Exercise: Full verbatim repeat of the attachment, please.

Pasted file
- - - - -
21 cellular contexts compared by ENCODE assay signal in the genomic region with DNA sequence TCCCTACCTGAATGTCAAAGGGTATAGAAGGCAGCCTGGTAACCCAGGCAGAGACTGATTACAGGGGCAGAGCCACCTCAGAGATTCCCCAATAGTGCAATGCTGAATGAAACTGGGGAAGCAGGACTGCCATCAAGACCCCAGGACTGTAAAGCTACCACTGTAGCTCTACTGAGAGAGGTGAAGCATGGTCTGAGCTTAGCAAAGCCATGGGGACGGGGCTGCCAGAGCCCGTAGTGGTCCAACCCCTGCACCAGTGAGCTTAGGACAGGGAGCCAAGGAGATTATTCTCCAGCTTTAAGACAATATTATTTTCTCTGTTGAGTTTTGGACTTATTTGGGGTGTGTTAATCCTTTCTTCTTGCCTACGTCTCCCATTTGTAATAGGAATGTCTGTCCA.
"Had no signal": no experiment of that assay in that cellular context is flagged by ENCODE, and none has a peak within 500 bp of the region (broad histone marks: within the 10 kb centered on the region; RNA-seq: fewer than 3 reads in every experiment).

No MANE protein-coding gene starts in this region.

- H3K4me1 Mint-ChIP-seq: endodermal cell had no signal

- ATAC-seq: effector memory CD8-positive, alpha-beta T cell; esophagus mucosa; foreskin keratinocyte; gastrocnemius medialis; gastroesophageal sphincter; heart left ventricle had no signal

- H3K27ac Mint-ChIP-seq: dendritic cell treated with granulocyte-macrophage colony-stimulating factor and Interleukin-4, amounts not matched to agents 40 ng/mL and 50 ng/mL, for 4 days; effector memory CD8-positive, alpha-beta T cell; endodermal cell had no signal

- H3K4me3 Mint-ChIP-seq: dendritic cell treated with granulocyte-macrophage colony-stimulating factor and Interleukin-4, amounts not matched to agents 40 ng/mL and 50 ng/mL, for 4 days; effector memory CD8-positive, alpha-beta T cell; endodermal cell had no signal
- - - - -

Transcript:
21 cellular contexts compared by ENCODE assay signal in the genomic region with DNA sequence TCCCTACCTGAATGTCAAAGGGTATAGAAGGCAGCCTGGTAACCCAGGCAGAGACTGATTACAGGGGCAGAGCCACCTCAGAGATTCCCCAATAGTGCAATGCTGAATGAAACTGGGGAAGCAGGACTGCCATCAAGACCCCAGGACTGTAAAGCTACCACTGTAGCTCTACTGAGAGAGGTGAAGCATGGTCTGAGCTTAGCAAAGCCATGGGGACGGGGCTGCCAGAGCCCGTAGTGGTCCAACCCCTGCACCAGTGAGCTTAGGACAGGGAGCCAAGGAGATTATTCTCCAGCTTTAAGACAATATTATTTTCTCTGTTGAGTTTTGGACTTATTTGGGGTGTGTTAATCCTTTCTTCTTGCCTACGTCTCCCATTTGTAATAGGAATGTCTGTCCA.
"Had no signal": no experiment of that assay in that cellular context is flagged by ENCODE, and none has a peak within 500 bp of the region (broad histone marks: within the 10 kb centered on the region; RNA-seq: fewer than 3 reads in every experiment).

No MANE protein-coding gene starts in this region.

- H3K4me1 Mint-ChIP-seq: endodermal cell had no signal

- ATAC-seq: effector memory CD8-positive, alpha-beta T cell; esophagus mucosa; foreskin keratinocyte; gastrocnemius medialis; gastroesophageal sphincter; heart left ventricle had no signal

- H3K27ac Mint-ChIP-seq: dendritic cell treated with granulocyte-macrophage colony-stimulating factor and Interleukin-4, amounts not matched to agents 40 ng/mL and 50 ng/mL, for 4 days; effector memory CD8-positive, alpha-beta T cell; endodermal cell had no signal

- H3K4me3 Mint-ChIP-seq: dendritic cell treated with granulocyte-macrophage colony-stimulating factor and Interleukin-4, amounts not matched to agents 40 ng/mL and 50 ng/mL, for 4 days; effector memory CD8-positive, alpha-beta T cell; endodermal cell had no signal